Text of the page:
Control your mouse cursor by WIIMOTE

Since the Wii Remote uses bluetooth to communicate with the console, it’s relatively straightforward to use it to control a computer. The most obvious way is similar to the main menu on the Wii console – point the remote where you want the cursor to go, and press A and B to left and right click. There are also options for tilting the Wiimote to move the cursor around, which is useful if you don’t have a sensor bar available.

You can Do all this stuff by using a tool WMGUI which is a utility of CWiiD.

To install and make this work follow the instructions :-

sudo apt-get install libcwiid1

sudo apt-get install lswm


sudo apt-get install wmgui

sudo apt-get install wminput

Now load wmgui in terminal

Now click on Connect button in FILE

Select “connect” from the file menu, press 1+2 when prompted then OK. Lights and rumble can be turned on and off from the controls menu, and which inputs are displayed from the settings menu. Using this, you can test the IR camera, the accelerometers and check the inputs from the Nunchuck or Classic Controller.

Next up is the mouse “emulator” which allows you to control the mouse with the Wiimote. At this point, it can be run with default settings (tilting the Wiimote moves the pointer, A and B work as left and right click).

The uinput module needs to be loaded into the kernal first. This can either be done manually after every reboot:

lswm

This should return the address of the Wiimote (something like 00:1F:32:95:EF:B0). This will be different for each Wiimote. If it doesn’t work, try again, ensuring the lights on the Wiimote are still flashing when you run lswm.

Moving the mouse by tilting the Wiimote

Press the 1+2 buttons on the Wiimote and run:

sudo wminput 00:1F:32:95:EF:B0

replacing 00:1F:32:95:EF:B0 with the address of your Wiimote. This can be run without the address, but will take longer to connect.

Press 1+2 on the Wiimote and from a terminal run this:

wminput -c ir_ptr 00:1F:32:95:EF:B0

Running wminput as user (not root)

Normally wminput has to be run as root as the uinput device requires root priviliges. To allow any user to access it add a rule to /etc/udev/rules.d to change the mode of the device to “0600”, e.g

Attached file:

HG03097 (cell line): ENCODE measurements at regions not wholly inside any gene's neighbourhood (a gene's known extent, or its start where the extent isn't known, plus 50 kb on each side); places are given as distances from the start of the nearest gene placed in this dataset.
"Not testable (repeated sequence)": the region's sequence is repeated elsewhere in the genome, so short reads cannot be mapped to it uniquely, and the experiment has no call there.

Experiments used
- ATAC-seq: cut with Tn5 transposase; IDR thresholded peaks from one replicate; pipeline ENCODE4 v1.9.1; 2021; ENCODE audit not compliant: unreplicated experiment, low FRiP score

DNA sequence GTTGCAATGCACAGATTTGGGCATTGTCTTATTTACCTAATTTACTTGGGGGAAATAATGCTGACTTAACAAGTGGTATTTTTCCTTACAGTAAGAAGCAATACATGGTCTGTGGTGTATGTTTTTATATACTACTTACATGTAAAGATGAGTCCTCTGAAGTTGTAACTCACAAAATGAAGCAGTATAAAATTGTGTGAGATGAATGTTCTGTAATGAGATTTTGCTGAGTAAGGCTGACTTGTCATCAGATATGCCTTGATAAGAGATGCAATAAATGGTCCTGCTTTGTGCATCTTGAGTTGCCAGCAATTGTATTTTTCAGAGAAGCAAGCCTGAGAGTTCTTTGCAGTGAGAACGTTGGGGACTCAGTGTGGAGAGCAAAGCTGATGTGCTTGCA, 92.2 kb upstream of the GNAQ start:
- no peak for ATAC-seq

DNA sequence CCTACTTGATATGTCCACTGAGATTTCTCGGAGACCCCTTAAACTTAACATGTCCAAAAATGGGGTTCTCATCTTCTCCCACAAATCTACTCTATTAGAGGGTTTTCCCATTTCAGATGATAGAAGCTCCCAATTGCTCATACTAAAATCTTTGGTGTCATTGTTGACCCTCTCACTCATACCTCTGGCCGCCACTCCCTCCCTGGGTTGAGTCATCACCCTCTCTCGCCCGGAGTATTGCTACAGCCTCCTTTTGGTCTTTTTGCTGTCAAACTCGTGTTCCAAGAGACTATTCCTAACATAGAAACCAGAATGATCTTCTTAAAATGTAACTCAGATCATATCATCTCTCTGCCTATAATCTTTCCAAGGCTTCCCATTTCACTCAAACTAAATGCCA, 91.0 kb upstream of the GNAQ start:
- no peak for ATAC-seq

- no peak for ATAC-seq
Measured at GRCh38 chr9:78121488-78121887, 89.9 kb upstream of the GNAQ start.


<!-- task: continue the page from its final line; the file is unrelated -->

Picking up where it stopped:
sudo sh -c 'echo KERNEL\=\=\"uinput\", MODE\=\"0666\" > /etc/udev/rules.d/71-wiiremote.rules'

 

then reboot or restart the udev service

 

sudo service udev restart 

 

WMGUI as daemon

wminput -d 00:1F:32:95:EF:B0

Will run wminput in daemon mode – quiet output, waits indefinitely and continually retries to reconnect. Press 1+2 on the remote to connect, the remote powerbutton to disconnect.

nohup wminput -d 00:1F:32:95:EF:B0&

Will launch it quietly in the background.

 

By this you can easily Control your mouse cursor using WiiMote. Plus you can find accelerometer’s X-, Y- & Z- axes

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LED’s blinking according to coordinates of mouse

This is the experimental set-up I tried using Processing inheriting Arduino Libraries. Objective I wanted to do was to make red and blue coloured LED’s to blink according to the location of mouse’s X- coordinate is whether even or odd when clicked. i.e. When Mouse’s X-coordinate is even Red coloured LED blinks and when it is odd Blue Coloured LED will blink while clicking it including making different sized ellipse on the screen according to clicks.
hardware setting was nothing that hard, just two LEDs connected to pin 13 and pin 12 of arduino. Thats it.

Rest programming in Processing was as following:-

import processing.serial.*;
import cc.arduino.*;
Arduino arduino;
int ledPin1 = 13;
int ledPin2 = 12;
void setup(){
arduino = new Arduino(this, Arduino.list()[0],57600);
arduino.pinMode(ledPin1, Arduino.OUTPUT);
arduino.pinMode(ledPin2, Arduino.OUTPUT);
size(400,400);
background(0);
frameRate(15);
}
void draw(){
color c = color(200,0,0);
if(mousePressed == true){
fill(c, 150);
if(mouseX % 2 == 0){
fill(255,255,0);
ellipse(mouseX,mouseY,25,25);
arduino.digitalWrite(ledPin1, Arduino.HIGH);
delay(20000);}
arduino.digitalWrite(ledPin1,Arduino.LOW);
if(mouseX % 2 == 1){
ellipse(mouseX,mouseY,40,40);
arduino.digitalWrite(ledPin2, Arduino.HIGH);
delay(10000);}
arduino.digitalWrite(ledPin2, Arduino.LOW);
}
else{
fill(0);}
}